|Leaf in blue ice ©Vivien Zepf|
Nikon D90; image taken in early morning
My father tortured us as children, insisting that we do it "one more time", as in walk down the stairs again or point at that tree again. Okay, it really wasn't torture; we did it so he could get the picture he wanted. But it sometimes spoiled the fun and might be why I don't take that many pictures of my own children. Instead, I record where I am, whether in front of grand vistas, on a city street, or in my backyard.
Taking pictures has made me look more carefully at the world around me. Sometimes I see things as I'd frame them in a picture.
For the last 15 years I've always carried some kind of camera with me. I used my small digital camera until the lens -- literally -- fell off. I make room in my carry-on for my big camera whenever we travel. There's no way I'm leaving that baby at home. And now that cell phone cameras are pretty darn good, I use it a lot too. I can be an annoying person on her cell phone, but I'm stopping to snap pictures, not texting, tweeting, or chatting.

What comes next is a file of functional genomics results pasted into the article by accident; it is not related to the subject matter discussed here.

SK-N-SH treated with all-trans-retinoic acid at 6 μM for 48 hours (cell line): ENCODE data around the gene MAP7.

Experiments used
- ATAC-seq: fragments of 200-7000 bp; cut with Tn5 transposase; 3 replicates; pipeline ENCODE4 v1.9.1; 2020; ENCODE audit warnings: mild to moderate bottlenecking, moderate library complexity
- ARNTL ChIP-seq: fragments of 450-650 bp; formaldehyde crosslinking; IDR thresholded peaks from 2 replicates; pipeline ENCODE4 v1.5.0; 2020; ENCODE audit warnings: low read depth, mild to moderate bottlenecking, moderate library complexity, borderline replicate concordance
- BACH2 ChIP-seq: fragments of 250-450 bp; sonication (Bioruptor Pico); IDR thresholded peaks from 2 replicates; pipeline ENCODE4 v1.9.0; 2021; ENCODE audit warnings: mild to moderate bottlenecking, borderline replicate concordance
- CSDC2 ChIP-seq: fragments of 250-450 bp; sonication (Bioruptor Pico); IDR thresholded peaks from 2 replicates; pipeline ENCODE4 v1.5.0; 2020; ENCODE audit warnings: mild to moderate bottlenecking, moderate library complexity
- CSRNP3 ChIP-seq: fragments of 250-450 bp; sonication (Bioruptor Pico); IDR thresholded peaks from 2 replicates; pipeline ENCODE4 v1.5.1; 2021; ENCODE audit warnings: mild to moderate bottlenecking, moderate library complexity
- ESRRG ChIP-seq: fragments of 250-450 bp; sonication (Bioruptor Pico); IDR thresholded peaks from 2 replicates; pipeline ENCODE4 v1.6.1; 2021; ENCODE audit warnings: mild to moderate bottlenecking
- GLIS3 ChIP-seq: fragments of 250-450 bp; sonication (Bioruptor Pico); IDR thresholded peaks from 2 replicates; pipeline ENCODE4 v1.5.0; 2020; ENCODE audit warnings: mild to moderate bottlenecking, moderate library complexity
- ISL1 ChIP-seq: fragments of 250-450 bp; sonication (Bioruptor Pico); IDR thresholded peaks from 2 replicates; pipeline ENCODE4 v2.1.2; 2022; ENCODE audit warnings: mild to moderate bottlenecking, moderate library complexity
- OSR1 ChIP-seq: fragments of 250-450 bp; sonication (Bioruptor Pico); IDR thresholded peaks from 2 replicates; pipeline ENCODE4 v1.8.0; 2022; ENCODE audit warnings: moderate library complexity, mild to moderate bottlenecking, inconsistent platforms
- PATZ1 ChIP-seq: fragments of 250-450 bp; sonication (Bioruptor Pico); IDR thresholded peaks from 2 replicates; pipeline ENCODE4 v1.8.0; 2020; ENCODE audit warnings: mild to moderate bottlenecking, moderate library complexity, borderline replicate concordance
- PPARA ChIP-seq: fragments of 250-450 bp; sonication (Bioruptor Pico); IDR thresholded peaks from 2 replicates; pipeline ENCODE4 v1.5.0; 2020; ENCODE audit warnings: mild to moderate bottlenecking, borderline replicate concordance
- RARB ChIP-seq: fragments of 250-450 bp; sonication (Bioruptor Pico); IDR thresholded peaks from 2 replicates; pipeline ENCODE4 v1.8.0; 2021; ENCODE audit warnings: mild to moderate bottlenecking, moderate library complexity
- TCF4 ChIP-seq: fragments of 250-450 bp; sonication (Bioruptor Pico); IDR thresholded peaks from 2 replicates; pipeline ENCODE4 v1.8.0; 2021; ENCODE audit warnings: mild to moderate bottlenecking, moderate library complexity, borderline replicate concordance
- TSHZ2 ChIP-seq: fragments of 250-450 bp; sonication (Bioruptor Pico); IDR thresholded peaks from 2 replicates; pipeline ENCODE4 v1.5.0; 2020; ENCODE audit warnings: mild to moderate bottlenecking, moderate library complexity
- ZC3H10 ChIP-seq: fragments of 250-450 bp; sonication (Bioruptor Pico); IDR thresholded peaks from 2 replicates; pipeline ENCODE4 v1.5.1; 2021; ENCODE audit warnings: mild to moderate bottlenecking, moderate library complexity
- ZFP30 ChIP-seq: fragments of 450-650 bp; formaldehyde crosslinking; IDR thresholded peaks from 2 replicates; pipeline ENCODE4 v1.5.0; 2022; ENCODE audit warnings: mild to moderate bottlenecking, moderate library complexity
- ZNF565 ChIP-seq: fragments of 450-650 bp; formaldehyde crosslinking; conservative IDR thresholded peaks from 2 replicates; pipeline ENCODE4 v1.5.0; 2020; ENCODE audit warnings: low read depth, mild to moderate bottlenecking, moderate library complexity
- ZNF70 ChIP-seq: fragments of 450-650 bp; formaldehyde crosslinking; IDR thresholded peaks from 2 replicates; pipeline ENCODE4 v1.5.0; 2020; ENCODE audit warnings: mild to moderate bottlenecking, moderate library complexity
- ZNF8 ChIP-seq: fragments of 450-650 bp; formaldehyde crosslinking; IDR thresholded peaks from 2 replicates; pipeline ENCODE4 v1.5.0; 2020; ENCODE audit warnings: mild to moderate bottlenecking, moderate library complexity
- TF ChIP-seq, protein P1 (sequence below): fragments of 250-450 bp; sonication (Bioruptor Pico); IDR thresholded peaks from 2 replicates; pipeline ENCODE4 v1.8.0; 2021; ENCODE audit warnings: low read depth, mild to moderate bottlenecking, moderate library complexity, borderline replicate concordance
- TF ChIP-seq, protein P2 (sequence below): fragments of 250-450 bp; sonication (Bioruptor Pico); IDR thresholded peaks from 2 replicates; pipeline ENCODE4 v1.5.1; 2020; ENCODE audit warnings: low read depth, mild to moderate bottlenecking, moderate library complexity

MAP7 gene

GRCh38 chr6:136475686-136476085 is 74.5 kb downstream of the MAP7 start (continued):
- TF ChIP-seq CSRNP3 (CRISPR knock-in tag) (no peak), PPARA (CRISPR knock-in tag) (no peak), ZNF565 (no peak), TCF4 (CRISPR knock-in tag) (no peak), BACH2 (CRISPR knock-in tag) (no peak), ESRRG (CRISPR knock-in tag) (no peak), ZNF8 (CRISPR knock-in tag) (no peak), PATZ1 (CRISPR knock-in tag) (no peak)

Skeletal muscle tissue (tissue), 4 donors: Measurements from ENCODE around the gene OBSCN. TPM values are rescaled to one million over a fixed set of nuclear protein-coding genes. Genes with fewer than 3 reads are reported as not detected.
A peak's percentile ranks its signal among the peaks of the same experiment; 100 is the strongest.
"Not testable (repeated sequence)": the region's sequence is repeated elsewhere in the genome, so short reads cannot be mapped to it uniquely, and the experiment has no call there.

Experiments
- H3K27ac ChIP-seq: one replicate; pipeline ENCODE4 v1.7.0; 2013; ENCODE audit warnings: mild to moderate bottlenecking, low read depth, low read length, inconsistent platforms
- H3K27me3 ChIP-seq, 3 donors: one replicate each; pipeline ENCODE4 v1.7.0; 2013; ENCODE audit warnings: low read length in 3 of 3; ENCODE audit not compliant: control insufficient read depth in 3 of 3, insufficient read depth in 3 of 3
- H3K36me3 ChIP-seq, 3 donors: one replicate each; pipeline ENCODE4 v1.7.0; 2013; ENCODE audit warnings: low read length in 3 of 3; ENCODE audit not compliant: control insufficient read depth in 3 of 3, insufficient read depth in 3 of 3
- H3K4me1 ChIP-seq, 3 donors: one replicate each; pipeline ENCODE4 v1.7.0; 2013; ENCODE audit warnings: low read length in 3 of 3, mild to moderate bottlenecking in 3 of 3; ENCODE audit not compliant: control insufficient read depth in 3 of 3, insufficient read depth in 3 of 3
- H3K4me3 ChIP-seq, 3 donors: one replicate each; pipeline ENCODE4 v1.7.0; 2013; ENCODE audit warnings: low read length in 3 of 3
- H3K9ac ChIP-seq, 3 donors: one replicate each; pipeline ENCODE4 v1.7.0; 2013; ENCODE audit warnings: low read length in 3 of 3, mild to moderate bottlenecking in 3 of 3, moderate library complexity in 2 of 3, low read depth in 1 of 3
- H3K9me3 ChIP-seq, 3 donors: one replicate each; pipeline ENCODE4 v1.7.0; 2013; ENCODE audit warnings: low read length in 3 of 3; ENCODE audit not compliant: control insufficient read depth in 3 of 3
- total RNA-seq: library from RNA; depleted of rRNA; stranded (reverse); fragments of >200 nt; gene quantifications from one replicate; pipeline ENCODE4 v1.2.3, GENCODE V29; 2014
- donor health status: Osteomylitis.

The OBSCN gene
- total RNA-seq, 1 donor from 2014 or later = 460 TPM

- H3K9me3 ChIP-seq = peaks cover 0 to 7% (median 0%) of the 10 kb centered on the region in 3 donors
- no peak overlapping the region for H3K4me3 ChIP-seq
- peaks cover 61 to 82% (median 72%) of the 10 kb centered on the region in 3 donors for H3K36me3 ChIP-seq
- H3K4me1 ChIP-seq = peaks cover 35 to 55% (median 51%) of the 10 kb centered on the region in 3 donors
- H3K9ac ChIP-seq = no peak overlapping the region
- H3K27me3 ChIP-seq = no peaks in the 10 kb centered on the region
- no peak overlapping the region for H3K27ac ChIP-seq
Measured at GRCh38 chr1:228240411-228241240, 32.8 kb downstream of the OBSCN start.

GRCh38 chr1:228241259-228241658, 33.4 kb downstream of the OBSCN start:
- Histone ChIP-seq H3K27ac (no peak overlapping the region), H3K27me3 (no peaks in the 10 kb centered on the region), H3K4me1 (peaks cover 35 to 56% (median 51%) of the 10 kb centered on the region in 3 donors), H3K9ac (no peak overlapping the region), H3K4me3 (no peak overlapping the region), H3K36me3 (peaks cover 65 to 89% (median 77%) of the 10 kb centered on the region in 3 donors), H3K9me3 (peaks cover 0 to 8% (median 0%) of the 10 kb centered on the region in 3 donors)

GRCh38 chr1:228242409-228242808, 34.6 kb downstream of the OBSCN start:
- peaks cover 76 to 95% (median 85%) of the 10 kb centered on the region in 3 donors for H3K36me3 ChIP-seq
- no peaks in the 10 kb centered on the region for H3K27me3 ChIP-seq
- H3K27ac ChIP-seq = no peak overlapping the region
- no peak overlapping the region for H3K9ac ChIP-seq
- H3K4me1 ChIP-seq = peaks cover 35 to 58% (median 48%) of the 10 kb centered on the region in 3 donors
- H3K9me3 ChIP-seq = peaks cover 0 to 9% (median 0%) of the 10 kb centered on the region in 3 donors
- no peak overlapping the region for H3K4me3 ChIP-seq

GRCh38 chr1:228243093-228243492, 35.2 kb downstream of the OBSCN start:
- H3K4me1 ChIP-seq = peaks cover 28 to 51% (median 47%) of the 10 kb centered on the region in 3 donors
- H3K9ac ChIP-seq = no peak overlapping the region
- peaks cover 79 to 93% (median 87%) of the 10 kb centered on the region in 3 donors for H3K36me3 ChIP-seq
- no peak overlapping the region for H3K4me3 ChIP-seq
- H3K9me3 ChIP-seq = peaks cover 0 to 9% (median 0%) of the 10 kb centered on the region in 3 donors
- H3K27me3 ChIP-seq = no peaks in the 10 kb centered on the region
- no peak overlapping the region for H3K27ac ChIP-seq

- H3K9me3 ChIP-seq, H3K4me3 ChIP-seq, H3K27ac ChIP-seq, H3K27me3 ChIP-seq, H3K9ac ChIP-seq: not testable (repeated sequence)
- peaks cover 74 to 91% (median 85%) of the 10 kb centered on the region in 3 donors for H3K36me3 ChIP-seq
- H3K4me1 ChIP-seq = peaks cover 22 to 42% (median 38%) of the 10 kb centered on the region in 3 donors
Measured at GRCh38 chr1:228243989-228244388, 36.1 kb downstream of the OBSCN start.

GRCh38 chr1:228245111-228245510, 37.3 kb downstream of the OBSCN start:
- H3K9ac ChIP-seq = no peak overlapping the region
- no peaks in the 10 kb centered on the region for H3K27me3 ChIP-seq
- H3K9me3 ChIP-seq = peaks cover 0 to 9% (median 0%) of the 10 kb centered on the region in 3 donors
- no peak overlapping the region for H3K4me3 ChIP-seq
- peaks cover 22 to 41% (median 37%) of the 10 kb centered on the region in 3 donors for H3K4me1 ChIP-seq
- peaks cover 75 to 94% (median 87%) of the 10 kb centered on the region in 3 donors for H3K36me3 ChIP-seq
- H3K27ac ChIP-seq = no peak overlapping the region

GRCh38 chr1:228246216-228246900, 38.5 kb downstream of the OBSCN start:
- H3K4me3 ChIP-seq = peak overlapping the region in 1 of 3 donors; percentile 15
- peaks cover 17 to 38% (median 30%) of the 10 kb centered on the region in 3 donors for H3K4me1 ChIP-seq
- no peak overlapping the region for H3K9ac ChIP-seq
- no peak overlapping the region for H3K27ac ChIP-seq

|Subway lines ©Vivien Zepf|
Because I also use my phone for work calls, it's not practical to get all sorts of supplemental lenses because I might be tempted stop what I was doing to put a lens on. Nope, no can do. I do miss the flexibility that a lens gives to picture taking, like depth of field. And that's why I said yes to Tim's request to write a blog post about my photography. Tim works for Light, a start-up with a new compact digital camera that merges different lenses to achieve high quality DSLR images. It looks amazing. Maybe I'll be able to get one some day. (hint, hint Tim)